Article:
Select your pots for planting. When deciding on a pot, you will want to consider the size of your space to place it in along with the style or colour scheme of your bulb planting. For example, if you are anticipating a display of white tulips you may like to set this off against a grey pot for a monochrome look.
Before you begin planting, carefully fill the bottom of the container with pieces of broken pot (many gardeners tend to have old broken pots around for just this purpose!) to allow for better drainage. Avoid having your pot sitting directly on the ground where it can get waterlogging; raise by standing it on pot feet or by resting on pieces of timber if necessary.
If you are using pots that have been used before, remember to clean them thoroughly first. A solution of Jey’s Fluid is good for this purpose.
Planting Your Bulbs
When planting your bulbs, be aware different bulbs need to be planted at different depths to get the best from their flowers. Always check the depth indicated on the bulb packet. The graphic below indicates the typical planting depth for some of the most-loved bulb varieties.
When planting bulbs in pots, use a good quality compost, such as Hillier Multi-Purpose Compost. This is an open-structured compost that will encourage strong root development. If you are planting bulbs for indoors, Bulb Fibre compost is ideal. It is also important to incorporate fertiliser at the time of planting – we recommend the controlled release fertiliser Osmocote, that delivers feed as the plants need it. To encourage regeneration of bulbs for future years, we also recommend adding Bulb Starter during planting (see below).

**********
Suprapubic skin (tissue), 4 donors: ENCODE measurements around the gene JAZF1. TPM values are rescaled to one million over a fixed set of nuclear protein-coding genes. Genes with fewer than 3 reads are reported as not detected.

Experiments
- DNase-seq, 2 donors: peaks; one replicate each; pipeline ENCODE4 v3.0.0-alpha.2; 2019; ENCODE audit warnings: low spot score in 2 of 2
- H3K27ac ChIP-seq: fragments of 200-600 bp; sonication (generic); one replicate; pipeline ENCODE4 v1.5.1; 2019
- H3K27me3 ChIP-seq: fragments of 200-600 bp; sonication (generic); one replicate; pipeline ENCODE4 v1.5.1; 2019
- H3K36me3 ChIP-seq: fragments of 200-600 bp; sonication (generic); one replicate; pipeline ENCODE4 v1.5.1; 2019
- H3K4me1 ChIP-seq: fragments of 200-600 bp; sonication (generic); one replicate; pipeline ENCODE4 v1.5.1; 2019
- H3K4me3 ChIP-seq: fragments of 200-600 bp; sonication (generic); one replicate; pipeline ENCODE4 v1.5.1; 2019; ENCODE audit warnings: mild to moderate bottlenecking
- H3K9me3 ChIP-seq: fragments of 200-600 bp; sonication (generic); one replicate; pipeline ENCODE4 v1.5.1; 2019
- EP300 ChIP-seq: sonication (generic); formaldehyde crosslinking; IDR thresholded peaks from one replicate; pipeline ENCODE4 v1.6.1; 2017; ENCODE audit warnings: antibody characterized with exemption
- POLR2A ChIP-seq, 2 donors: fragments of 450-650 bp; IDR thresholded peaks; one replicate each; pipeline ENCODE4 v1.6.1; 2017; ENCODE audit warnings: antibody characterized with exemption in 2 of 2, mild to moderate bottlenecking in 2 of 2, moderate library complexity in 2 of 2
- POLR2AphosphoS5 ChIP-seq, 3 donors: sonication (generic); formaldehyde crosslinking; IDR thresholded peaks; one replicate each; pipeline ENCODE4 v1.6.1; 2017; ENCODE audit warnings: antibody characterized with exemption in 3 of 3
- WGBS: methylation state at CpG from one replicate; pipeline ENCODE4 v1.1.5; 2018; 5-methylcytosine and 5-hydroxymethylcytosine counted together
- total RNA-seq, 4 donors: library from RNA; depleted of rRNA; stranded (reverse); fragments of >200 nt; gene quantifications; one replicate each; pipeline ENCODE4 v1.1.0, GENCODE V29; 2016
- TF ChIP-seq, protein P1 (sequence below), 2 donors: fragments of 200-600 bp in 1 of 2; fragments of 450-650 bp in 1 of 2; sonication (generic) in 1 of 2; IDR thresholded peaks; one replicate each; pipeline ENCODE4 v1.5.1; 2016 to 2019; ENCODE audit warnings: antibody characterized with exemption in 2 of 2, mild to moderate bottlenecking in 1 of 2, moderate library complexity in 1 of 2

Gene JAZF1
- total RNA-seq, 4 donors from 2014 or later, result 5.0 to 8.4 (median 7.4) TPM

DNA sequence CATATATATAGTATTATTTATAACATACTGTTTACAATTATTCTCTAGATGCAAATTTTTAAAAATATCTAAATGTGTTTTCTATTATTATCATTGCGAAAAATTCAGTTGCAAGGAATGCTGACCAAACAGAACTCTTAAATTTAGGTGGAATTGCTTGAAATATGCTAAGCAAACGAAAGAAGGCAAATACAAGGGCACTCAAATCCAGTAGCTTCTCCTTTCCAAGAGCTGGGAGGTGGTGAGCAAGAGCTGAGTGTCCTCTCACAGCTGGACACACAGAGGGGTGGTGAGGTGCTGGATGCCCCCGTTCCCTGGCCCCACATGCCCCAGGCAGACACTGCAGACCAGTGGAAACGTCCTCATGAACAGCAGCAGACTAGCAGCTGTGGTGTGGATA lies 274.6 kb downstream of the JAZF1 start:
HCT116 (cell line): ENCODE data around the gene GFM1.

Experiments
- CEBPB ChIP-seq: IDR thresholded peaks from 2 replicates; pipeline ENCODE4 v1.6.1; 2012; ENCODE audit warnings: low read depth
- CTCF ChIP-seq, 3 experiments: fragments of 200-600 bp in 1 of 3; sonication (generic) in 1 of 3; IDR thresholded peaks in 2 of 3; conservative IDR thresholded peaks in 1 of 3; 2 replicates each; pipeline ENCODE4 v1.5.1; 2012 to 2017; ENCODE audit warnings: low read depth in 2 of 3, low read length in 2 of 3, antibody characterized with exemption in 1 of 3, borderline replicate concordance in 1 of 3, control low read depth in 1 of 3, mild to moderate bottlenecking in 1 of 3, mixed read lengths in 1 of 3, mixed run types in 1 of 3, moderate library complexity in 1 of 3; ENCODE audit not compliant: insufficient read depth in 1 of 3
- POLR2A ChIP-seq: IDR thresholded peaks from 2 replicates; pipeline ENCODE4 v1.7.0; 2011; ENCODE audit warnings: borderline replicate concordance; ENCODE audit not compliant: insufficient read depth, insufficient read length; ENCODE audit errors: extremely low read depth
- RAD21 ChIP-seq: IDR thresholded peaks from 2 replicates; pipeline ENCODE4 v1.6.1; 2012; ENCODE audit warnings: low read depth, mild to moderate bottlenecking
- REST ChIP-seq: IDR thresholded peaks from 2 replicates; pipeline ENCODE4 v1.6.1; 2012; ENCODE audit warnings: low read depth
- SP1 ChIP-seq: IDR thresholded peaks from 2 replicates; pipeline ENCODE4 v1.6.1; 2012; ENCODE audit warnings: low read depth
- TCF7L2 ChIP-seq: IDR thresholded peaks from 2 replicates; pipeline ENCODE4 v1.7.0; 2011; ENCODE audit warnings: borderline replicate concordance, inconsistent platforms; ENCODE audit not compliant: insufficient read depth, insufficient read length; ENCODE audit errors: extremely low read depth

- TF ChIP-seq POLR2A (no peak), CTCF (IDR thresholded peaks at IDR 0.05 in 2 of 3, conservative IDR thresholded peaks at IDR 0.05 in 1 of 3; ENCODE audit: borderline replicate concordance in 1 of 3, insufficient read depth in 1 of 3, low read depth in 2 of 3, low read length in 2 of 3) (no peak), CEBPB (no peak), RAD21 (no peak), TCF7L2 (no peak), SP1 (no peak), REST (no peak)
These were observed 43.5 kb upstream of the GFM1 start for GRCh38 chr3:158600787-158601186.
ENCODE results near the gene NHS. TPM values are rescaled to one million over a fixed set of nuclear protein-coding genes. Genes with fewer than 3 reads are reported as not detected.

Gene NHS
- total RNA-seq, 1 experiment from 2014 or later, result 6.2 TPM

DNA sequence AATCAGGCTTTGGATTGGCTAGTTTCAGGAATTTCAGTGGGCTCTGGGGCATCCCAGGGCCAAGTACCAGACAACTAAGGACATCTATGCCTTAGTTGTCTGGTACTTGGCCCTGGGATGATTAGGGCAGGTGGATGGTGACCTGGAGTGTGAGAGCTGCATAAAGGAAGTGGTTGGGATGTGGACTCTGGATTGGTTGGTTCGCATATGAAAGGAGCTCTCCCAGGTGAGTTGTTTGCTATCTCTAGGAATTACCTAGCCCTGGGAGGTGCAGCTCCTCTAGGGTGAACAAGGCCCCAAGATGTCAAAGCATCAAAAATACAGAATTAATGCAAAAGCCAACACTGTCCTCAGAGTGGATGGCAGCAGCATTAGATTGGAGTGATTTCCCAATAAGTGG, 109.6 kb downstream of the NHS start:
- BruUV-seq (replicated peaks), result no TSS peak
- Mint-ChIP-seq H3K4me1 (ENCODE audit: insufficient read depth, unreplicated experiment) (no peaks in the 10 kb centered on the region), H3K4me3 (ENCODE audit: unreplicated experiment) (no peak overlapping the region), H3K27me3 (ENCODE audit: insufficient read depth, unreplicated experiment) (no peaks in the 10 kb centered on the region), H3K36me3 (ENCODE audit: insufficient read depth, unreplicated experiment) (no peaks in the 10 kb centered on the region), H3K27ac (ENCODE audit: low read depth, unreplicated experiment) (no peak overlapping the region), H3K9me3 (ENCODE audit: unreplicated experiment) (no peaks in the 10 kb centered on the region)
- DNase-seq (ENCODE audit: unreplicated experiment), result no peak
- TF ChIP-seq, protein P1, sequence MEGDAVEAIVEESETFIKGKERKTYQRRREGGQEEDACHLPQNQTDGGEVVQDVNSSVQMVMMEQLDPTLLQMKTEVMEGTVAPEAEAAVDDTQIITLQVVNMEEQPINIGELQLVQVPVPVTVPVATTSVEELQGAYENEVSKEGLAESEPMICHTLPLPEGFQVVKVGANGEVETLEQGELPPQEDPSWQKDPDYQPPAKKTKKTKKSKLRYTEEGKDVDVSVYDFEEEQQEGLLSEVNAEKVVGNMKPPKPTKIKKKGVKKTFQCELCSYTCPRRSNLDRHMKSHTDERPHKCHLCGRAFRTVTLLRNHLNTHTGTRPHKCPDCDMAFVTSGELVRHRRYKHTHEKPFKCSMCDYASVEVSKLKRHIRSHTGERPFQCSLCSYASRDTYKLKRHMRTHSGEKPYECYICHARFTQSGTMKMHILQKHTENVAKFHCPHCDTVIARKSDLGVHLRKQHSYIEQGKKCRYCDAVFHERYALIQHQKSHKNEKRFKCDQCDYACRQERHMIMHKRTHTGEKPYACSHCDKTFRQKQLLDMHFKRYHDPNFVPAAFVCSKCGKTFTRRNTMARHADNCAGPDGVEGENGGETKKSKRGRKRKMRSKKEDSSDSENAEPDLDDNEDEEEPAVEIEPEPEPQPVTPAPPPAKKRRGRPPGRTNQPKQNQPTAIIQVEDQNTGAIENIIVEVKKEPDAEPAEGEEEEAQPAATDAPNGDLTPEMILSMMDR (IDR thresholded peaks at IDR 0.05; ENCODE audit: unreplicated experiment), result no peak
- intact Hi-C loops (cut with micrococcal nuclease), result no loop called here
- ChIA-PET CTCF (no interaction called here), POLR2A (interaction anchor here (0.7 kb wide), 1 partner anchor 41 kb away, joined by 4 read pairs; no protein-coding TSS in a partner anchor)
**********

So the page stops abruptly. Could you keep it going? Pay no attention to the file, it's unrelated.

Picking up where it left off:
You may also wish to consider some form of pot-topping, i.e. potting grit. Lay this around the plants to enhance the foliage and retain moisture.
If planting bulbs in borders, add Fish, Blood & Bone to the prepared soil at the time of planting. Be aware that it is sometimes difficult to remember precisely where you planted your bulbs! Marking with a wooden stick and/or listing on a border plan can be helpful to avoid any spring surprises.
When planting bulbs in pots, lasagne planting is one popular approach to really get the most from your bulbs. Much like the popular Italian dish, this approach involves creating distinct layers of bulbs. This makes it essential that a mix of bulb varieties with different planting depths are selected – for example, tulips on the bottom, with muscari and crocuses above.
Water containers regularly, even in autumn-winter months, as sufficient rainwater may not reach below the leaves of your plants.
Encouraging Bulb Regeneration
People often say their bulbs are at their best the first year and less successful in subsequent years.
To encourage growth and regeneration, add Bulb Starter during planting. Sprinkle an amount under the bulbs, so they take develop a secondary root system, enabling them to take up more feed and regenerate the next year.
As the bulbs start to die down and the leaves begin to fade, apply a feed of Fish, Blood & Bone. Doing this will feed the bulbs in readiness for the following year. This will be of benefit to all bulbs, whether in pots, containers, borders or lawns.
Don’t be tempted to mow over, or cut off untidy leaves. These should be left to die down naturally.